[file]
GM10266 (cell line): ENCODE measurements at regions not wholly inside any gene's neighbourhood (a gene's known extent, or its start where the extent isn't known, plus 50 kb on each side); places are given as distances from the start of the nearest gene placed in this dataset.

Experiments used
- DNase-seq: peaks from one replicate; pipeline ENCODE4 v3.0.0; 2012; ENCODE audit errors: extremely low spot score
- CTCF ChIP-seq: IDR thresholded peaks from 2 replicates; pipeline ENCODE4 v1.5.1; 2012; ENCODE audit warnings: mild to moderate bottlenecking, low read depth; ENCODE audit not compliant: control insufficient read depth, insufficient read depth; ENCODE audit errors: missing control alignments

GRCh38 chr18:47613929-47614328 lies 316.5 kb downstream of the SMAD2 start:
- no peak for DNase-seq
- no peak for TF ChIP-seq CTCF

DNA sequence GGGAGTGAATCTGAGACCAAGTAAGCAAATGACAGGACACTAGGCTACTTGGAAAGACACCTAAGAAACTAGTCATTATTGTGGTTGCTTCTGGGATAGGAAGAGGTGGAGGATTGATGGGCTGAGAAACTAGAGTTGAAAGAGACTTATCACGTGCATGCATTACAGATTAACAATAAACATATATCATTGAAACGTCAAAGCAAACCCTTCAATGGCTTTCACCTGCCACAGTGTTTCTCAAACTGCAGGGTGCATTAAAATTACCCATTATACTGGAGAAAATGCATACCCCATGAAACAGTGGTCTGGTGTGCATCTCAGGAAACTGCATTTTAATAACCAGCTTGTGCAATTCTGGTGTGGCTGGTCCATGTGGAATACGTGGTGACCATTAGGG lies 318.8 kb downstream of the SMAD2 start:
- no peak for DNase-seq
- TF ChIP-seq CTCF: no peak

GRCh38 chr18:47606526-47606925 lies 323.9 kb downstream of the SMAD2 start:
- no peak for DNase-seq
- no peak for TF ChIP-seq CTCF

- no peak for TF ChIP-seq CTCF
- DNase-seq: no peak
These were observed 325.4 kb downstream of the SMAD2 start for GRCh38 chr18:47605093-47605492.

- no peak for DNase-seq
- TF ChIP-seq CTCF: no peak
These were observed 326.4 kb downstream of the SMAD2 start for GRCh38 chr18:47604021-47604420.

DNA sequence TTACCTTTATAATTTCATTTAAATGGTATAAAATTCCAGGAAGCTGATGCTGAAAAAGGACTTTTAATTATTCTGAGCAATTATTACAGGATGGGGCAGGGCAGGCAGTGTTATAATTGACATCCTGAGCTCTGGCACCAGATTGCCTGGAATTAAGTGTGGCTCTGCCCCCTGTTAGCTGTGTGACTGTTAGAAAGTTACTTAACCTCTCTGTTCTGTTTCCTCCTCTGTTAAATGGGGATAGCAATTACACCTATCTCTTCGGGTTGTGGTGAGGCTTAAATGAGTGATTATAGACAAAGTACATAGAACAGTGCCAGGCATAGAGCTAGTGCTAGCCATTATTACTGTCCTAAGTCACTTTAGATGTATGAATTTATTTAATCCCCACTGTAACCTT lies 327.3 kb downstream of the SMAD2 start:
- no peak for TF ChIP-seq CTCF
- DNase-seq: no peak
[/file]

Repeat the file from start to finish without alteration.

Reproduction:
GM10266 (cell line): ENCODE measurements at regions not wholly inside any gene's neighbourhood (a gene's known extent, or its start where the extent isn't known, plus 50 kb on each side); places are given as distances from the start of the nearest gene placed in this dataset.

Experiments used
- DNase-seq: peaks from one replicate; pipeline ENCODE4 v3.0.0; 2012; ENCODE audit errors: extremely low spot score
- CTCF ChIP-seq: IDR thresholded peaks from 2 replicates; pipeline ENCODE4 v1.5.1; 2012; ENCODE audit warnings: mild to moderate bottlenecking, low read depth; ENCODE audit not compliant: control insufficient read depth, insufficient read depth; ENCODE audit errors: missing control alignments

GRCh38 chr18:47613929-47614328 lies 316.5 kb downstream of the SMAD2 start:
- no peak for DNase-seq
- no peak for TF ChIP-seq CTCF

DNA sequence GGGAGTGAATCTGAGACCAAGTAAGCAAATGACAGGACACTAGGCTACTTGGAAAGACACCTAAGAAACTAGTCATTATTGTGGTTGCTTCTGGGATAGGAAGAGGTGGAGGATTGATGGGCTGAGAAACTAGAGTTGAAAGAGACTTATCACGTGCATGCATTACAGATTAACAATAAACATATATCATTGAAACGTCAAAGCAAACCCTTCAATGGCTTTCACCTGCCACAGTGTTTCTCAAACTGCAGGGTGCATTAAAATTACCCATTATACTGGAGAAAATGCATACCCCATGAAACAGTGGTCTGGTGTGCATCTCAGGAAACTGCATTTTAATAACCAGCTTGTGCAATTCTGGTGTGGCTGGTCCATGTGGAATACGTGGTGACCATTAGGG lies 318.8 kb downstream of the SMAD2 start:
- no peak for DNase-seq
- TF ChIP-seq CTCF: no peak

GRCh38 chr18:47606526-47606925 lies 323.9 kb downstream of the SMAD2 start:
- no peak for DNase-seq
- no peak for TF ChIP-seq CTCF

- no peak for TF ChIP-seq CTCF
- DNase-seq: no peak
These were observed 325.4 kb downstream of the SMAD2 start for GRCh38 chr18:47605093-47605492.

- no peak for DNase-seq
- TF ChIP-seq CTCF: no peak
These were observed 326.4 kb downstream of the SMAD2 start for GRCh38 chr18:47604021-47604420.

DNA sequence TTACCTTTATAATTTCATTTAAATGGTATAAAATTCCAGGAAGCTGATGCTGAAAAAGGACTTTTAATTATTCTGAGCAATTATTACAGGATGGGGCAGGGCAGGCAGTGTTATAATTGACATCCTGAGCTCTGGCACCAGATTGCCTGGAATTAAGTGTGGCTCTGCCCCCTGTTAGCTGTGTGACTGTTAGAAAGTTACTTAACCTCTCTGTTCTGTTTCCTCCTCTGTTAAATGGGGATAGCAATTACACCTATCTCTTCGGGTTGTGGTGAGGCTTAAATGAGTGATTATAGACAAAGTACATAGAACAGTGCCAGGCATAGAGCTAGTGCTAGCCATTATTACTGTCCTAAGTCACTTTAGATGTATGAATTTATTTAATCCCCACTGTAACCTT lies 327.3 kb downstream of the SMAD2 start:
- no peak for TF ChIP-seq CTCF
- DNase-seq: no peak